ROCKVILLE – If the newest county tobacco bill is passed, local businesses could see their fines rise if they’re caught selling tobacco to minors.
According to the bill county businesses that sell tobacco to minors may see fines rise from $500 to $1,000 for a first offense.
Subsequent offenses could range from $750 to $1,000 under the council’s proposed bill.
Maryland law does not allow the fine to exceed $1,000. There is no limit on how many times a business can be fined, Council member Craig Rice (D-D2) said.
Rice, a sponsor of the bill, said the penalties have increased to make the bill “stiffer” and discourage businesses from thinking about profit over the public interest.
“We pass these laws to try and make sure we are protecting the public,” Rice said.
Aleum Rik, a shift leader for a Rockville Walgreens, said employees always ID someone who intends to buy tobacco.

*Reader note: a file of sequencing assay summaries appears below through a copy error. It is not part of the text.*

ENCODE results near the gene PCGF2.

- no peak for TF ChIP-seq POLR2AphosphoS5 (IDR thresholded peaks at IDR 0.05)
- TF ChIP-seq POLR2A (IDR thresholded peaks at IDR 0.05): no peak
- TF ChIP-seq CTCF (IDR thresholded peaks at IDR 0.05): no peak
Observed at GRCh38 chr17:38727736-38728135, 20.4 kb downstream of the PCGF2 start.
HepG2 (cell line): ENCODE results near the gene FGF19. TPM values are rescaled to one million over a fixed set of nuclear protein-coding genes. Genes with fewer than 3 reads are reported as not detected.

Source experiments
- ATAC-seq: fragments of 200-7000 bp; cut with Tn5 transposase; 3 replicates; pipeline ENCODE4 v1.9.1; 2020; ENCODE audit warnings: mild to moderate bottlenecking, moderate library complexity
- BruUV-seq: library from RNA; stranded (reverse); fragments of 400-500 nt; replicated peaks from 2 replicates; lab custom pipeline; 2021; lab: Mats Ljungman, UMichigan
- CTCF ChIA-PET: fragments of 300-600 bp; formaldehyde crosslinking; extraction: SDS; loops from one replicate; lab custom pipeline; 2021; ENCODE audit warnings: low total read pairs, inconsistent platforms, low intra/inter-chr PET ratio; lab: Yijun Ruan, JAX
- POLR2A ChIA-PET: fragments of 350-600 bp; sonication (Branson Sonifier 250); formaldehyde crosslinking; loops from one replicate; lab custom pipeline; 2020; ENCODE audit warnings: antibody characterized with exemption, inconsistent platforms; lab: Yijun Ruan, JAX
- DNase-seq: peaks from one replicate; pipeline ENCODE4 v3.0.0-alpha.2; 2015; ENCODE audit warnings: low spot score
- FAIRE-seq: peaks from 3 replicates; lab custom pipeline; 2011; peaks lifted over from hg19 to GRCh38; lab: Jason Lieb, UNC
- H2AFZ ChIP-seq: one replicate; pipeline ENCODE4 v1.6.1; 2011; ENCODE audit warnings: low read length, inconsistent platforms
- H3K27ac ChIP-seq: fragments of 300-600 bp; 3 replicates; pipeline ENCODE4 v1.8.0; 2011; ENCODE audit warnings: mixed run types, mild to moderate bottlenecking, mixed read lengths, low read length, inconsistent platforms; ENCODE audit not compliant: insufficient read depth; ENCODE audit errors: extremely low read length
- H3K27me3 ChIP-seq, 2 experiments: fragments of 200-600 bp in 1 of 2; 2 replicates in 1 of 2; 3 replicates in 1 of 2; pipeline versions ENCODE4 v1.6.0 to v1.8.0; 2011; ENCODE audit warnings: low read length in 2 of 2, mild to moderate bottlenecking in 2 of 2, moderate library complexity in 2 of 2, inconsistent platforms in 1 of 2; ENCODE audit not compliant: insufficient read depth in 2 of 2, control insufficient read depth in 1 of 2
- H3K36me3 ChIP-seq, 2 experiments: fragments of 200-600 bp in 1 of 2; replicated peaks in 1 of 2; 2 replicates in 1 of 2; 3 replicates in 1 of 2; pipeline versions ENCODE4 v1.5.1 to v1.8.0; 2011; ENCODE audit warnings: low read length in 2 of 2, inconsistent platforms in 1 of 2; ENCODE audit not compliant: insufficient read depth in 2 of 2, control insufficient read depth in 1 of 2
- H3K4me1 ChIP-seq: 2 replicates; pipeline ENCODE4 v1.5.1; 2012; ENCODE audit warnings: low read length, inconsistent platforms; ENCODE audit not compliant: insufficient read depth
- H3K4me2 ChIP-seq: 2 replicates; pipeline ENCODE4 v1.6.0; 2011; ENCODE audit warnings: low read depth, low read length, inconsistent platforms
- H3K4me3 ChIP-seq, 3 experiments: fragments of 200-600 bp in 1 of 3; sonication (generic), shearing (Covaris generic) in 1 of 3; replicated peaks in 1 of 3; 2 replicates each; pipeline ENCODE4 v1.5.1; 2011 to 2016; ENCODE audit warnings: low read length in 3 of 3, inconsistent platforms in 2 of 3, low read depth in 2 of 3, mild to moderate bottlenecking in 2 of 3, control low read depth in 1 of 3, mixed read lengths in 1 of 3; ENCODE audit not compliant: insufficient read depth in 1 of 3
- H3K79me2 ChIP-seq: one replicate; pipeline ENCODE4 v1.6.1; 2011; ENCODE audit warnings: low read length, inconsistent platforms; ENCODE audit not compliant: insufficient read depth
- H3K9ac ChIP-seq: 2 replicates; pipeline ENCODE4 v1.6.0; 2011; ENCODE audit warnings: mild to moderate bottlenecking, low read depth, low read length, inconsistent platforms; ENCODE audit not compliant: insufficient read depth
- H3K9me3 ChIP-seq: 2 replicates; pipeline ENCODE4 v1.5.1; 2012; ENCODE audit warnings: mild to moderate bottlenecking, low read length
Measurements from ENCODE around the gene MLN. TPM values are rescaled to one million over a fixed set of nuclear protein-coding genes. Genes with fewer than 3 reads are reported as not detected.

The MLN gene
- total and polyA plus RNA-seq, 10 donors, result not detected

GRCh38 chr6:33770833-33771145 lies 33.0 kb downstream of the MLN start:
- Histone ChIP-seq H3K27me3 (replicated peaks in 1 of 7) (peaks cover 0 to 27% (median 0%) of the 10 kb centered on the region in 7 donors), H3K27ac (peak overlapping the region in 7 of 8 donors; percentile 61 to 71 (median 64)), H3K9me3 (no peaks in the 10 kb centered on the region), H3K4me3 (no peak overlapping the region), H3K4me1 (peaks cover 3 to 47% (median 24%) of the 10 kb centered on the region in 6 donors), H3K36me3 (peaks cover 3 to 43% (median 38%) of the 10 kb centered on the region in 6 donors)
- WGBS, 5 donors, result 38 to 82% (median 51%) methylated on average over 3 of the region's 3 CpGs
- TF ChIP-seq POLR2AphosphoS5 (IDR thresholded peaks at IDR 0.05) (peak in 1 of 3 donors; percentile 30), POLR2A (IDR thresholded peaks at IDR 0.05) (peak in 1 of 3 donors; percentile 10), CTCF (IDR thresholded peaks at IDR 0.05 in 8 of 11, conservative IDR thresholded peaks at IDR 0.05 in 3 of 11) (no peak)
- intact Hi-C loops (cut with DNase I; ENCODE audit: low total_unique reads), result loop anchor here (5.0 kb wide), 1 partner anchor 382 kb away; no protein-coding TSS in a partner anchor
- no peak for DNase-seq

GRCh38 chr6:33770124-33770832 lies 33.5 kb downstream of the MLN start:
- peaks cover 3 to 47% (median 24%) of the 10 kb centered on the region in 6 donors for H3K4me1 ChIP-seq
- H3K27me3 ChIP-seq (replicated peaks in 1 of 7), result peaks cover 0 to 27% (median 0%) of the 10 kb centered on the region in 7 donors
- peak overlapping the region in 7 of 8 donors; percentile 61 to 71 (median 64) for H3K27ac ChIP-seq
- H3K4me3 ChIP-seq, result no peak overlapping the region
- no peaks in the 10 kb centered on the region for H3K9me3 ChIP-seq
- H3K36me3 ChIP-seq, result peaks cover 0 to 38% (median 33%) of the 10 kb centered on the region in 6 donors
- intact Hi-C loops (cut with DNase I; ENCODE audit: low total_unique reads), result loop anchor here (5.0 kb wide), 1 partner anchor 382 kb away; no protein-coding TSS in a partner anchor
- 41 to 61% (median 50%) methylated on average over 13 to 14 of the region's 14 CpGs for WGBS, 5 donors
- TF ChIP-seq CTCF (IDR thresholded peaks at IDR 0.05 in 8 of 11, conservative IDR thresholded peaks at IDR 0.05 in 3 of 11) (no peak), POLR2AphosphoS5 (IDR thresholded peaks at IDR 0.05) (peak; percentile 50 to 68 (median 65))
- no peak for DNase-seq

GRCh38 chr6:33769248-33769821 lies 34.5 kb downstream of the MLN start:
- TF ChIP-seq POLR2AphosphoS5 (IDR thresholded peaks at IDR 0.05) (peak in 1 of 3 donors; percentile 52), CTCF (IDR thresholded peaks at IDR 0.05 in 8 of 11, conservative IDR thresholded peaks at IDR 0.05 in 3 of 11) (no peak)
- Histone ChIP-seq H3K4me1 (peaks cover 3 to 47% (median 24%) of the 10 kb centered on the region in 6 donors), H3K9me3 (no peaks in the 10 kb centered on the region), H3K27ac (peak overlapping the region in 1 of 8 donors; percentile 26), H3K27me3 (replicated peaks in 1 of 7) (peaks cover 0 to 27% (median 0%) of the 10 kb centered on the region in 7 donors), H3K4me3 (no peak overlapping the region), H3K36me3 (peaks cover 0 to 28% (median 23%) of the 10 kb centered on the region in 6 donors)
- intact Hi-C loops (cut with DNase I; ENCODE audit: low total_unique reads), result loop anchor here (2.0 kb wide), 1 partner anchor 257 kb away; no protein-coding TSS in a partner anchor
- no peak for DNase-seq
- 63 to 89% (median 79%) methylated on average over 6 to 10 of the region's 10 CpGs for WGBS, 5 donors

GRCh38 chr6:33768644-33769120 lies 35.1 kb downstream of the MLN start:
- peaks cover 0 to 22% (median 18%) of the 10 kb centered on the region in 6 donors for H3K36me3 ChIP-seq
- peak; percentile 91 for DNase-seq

“Our Walgreens policy is no ID, they refuse to sell,” Rik said.
Rik said employees scan the bar codes on the IDs, as well.
“It doesn’t outlaw distribution to minors because it’s already illegal, said Robert Drummer, senior legislative attorney.
According to the County’s Department of Liquor Control’s Underage Tobacco Enforcement Statistics as of July 1, out of 350 locations inspected, 49 places were in violation, with an 86 percent compliance rate. In fiscal year 2015, the Maryland State Health Department gave a grant to the control board to fund tobacco enforcement.
In fiscal year 2014, 32 out of 200 places were found to have distributed tobacco to minors. In fiscal year 2013, 71 of 200 places were found to have sold tobacco to underage people. As far back as fiscal year 2007, 158 out of 1,252 places violated the law.
Lee Williams, investigator for Liquor Control, confirmed with Scott McFarland, NBC 4 News I-Team investigator, that one in five businesses is still selling to minors.
The National Survey on Drug Use and Health reported 4.4 percent of minors between 12 and 17 smoked cigarettes in September 2014.
A public hearing is scheduled for Tuesday at 1:30 p.m. Rice said the hearing will be an opportunity for residents to give their thoughts about the increasing penalties.
“Selling to minors is concerning to me,” Rice said.